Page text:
Commentary: The beginning of a new year is a good time to set priorities


I heard about the men who went deer hunting and separated into pairs for the day. That night one of the hunters returned, staggering into camp under a 12-point buck.

They asked, “Where’s Harry?”

“Harry had a heart attack or something. He’s a couple of miles back up the trail.”

“You mean you left Harry up there and you carried the deer down instead?”

“Well, I figured no one would steal Harry.”

Something’s out of whack with that guy’s priorities, wouldn’t you say?

\Setting priorities is important, and the beginning of a New Year is a good time to evaluate where we are putting our focus and investing our energies.

Stephen Covey said, “Most of us spend too much time on what is urgent and not enough on what is important.”

David Jaiko said, “The most important thing in life is knowing the most important things in life.”

Someone else said, “If it’s important to you, you’ll find a way. If not, you’ll find an excuse.”

What is your top priority? What do you most want to accomplish in 2024 that will improve your life and make you a stronger believer?

As Jesus moved towards the cross, He addressed the issue of priorities. A delegation came to Him, trying to put Him on the spot, and Jesus handled their questions well. A teacher of the law stood nearby and overheard one of these exchanges. Impressed with Jesus’ answer, he asked Jesus, “Which is the first commandment of all?”

Out of over 600 commandments that, through the years, evolved from the original ten, which command should receive my greatest attention and become my top pursuit, the man inquired.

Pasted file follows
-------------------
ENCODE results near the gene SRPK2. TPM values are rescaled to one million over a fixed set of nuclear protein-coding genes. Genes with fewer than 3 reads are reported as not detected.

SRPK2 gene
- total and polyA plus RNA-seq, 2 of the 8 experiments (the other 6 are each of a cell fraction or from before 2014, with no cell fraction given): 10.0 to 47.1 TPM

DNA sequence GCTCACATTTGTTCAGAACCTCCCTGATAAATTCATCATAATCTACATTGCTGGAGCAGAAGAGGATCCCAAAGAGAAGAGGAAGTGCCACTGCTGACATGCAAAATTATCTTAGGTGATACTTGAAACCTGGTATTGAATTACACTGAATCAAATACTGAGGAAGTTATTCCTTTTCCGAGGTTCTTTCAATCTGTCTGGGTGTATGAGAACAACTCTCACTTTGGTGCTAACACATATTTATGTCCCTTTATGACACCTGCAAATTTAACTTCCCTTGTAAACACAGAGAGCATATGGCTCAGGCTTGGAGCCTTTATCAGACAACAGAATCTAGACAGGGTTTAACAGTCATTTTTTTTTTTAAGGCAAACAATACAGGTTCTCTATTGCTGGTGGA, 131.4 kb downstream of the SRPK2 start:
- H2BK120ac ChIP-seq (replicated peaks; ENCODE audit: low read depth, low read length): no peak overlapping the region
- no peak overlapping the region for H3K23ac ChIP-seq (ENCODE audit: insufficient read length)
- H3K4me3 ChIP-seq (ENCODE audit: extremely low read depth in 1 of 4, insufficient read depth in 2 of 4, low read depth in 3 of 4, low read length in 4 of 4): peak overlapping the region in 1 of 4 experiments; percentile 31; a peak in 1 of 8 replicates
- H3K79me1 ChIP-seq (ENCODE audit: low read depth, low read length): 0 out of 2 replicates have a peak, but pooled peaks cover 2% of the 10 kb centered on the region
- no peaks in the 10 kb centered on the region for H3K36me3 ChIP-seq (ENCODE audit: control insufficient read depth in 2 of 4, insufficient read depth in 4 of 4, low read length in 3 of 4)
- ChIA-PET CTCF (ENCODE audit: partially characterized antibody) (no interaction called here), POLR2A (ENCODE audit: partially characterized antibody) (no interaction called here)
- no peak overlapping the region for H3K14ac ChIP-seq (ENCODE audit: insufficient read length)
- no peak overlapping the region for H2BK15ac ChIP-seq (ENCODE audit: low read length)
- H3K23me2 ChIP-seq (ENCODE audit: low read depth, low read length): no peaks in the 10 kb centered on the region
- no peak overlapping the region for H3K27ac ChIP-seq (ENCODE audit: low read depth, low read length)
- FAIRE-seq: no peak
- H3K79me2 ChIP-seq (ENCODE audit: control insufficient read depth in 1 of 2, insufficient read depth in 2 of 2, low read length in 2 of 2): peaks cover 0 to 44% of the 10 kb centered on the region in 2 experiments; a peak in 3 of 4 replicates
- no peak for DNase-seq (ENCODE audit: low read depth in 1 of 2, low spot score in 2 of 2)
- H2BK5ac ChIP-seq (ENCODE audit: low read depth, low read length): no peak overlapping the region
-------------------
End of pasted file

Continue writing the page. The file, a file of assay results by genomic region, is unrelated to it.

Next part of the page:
In Mark 12:29-30, Jesus answered, “The first of all the commandments is ‘hear, O Israel, the Lord our God, the Lord is one,’ and ‘you shall love the Lord your God with all your heart, with all your soul, with all your mind and with all of your strength.’ This is the first commandment.”

With that, Jesus stated our top pursuit in life should be to love God. He used the word agape, which refers to a decisive act of the will. Many things in life compete for our devotion and attention, so we must make the choice to love God supremely.

Lord is kurios, which refers to master. God wants to rule our lives as Lord and master because He knows what is best for us. That means we don’t truly love Him until we have completely surrendered to Him.

Your God captures the personal relationship God wants to have with us. It’s not enough that He is your Mother’s God or your neighbor’s God. At some point He must become your God.

Then Jesus shared HOW we should love God: with all of our heart, mind, soul and strength . . . with all of our being. Everything we are must be channeled into loving God.

How do we ultimately show God we love Him? We can tell Him, but it’s better to show Him. We demonstrate our love when we obey Him and live for Him.

Our love for God shapes how our other top priorities fall into place. One of those should be the time, nurture, and leadership we give our family.

Harry Chapin’s song, “The Cat’s in the Cradle,” tells about the father who is too busy for his son, and then as the son grows up and the father grows old, the son is too busy for his father. The father missed out on a lot when the son was at home because the father had other priorities.

I read about a college basketball coach and announcer who wasn’t named, but who was obsessed with the game and with winning. Later, he was struck with cancer, and came to realize what he had missed out on when he was pursuing those wins and building his career.

He had spent so little time with his wife and children, and confessed, “I figured I’d have 20 years in the bigtime, and who knows, maybe three or four national titles, then pack it in at 53 or 54 . . . I was going to make it up to them, all the time I’d been away . . .”

How do your actions demonstrate your priorities? How will you align your priorities with God’s priorities? Do you need to reorder your priorities in 2024?


David L. Chancey is pastor McDonough Road Baptist Church, Fayetteville, Georgia. Visit them online at for more information. Visit to see more of Chancey’s writings.